Sazerac have recently taken ownership of the brand from Pernod Ricard – it is still made in the New Midleton Distillery in Ireland – and are injecting some money & life into the marketing & labeling of this historic whiskey.

Paddy's
The new Paddy c/otwitter

Die hard fans are not exactly enamoured by the rebrand.

The additional ‘s in Paddy, the additional ‘e’ in whiskey, the altered image of Paddy himself with bowler hat, clover and smile has all caused a degree of ire.

Capture twitter
twitter comment

I see it as the onward development & change inherent within the whiskey industry.

Spotting some bottles in my local Dunnes store when out shopping – also with the extra ‘e’ – I thought it opportune to revisit this blend.

2 (1 of 1)-2
Paddy Whiskey c/othewhiskeynut

The nose has that sweet caramelly aroma common to many an entry level blend. It’s relatively grainy neutral otherwise.

The taste is soft & sweet, but develops into a noticeable heat with warming vanilla & caramel dominating.

It’s a robust little dram with a short finish & uncomplicated appeal.

What Paddy Flaherty was dishing out in his legendary sales adventures is in all probability nothing like today’s offering.

To begin with it wouldn’t have been chill filtered. That practice didn’t become common until after the 1940’s or 50’s.

The barley and/or corn raw ingredients were probably organic – as were all grains in a pre-petro chemical agri business environment.

The whiskey Paddy was plying would likely have been a pot still whiskey – a  mix of malted & unmalted barley – and not a blend at all. Irish distillers were reluctant to embrace the new technology of the Coffey Still which kick started the modern whisky industry.

2 (1 of 1)
Paddy no ‘e’ Centenary Whisky c/othewhiskeynut

It also wasn’t until the 1920’s or 30’s that bottling Irish whiskey became the norm. Usually it was sold in barrels to pubs, bars & hotels who dispensed it straight from the cask – a large variation in quality could then ensue.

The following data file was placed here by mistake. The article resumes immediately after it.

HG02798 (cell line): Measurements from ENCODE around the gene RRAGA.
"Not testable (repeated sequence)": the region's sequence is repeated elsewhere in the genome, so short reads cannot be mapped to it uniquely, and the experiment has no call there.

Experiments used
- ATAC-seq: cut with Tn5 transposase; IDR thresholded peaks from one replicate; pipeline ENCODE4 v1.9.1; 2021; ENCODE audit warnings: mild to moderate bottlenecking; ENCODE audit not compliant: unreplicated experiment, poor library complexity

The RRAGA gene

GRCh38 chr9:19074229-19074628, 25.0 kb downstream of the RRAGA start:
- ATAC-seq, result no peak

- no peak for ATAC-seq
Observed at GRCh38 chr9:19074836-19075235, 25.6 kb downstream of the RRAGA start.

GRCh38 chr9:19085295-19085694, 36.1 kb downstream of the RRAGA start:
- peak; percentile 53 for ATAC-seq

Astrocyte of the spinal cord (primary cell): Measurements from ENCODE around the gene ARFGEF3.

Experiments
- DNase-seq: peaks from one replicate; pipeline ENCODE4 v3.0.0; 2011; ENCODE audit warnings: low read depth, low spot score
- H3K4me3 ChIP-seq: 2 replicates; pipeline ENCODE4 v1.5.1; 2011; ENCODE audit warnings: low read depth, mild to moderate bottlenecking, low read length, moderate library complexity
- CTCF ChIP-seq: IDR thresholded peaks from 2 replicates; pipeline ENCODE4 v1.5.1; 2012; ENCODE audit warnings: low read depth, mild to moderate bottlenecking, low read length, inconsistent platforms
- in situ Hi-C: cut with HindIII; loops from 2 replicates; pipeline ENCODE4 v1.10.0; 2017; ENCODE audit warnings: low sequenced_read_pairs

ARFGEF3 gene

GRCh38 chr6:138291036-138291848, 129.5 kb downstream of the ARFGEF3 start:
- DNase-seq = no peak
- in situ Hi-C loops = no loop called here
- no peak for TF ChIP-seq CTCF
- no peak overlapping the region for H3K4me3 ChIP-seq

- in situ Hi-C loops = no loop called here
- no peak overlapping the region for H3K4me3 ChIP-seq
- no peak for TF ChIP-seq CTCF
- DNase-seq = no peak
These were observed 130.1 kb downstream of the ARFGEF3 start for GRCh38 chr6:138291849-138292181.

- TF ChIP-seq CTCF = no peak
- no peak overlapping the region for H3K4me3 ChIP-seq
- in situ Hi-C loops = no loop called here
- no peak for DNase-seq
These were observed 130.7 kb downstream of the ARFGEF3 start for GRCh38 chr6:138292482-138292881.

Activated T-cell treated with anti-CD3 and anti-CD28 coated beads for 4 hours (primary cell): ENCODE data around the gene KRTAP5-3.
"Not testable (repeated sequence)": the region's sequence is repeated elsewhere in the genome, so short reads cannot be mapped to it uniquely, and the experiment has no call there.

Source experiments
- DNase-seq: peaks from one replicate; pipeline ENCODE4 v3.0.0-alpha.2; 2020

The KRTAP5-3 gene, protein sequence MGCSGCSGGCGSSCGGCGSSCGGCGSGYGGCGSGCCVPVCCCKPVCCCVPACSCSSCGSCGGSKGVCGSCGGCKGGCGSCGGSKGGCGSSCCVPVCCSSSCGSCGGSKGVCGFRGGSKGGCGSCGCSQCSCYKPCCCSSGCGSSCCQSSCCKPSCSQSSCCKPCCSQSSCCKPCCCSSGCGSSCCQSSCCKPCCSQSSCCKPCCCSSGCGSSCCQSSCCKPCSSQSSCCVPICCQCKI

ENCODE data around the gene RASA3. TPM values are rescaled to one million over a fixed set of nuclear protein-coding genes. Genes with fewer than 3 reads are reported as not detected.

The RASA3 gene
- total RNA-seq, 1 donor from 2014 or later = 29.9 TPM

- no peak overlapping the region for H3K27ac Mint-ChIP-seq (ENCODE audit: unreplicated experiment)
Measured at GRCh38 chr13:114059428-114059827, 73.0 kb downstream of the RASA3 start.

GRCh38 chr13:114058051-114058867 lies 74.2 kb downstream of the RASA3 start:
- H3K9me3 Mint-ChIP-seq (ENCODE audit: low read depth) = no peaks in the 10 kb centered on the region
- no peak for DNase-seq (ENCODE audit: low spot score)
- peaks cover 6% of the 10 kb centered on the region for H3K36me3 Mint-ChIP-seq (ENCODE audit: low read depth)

Even if Carol Quinn – Archivist at Irish Distillers – is sitting on an original Paddy Whisky recipe – it would be difficult to recreate.

The soils would be different, the water would be different, the air would be different, the processes have been altered, the wood for maturation would be different – all factors that in a myriad of ways would alter the taste, texture and flavour of the resulting whiskey.

But we can sit down today and enjoy a glass of Paddy’s Irish Whiskey.

I raise a toast to his memory and the fabulous tales therein of the original brand ambassador.

Sláinte

Good Logo

 

Monte Alban, 100% Agave, Mezcal, 40%

One of the most innovative & interesting new whiskeys I managed to sample at the recent Whiskey Live Dublin event was a 10 year old grain finished in ex-Mezcal casks.

2 (1 of 1)-3
Innovation in an Irish Whiskey c/othewhiskeynut

Mezcal might not be familiar to many – I only recently sampled one myself – hence I thought it timely to explore this drink.

Mezcal is a distilled spirit made from the agave plant. It has Geographical Indication status and must be made in Mexico.

Mezcal has a long history & tradition involving roasting pits to process the raw agave. The addition of agave fibres to boost flavour during fermentation and distillation in pot stills made of clay – at least for the highest grade of Ancestral Mezcal.

2 (1 of 1)-2
Mexican Mezcal c/othewhiskeynut

The Monte Alban before me would be an entry level Mezcal – it’s all I could find at my local store – and is produced in Mexico for the Sazerac group.

The nose is very pungent with heavy deep earthy notes complimented by a mere wisp of smoke.

Very smooth & approachable on the palate. The earthy aromas dominate in an oily mouthfeel which slowly dries out leaving a lovely ash laden quality on the long finish.

I found this a very satisfying and intriguing spirit.

One that pulls me in.

I’m certainly looking forward to seeing what Mezcal flavours come through in the final mix of the retail version Mezcal finished Irish Whiskey from JJ Corry.

Sláinte

Good Logo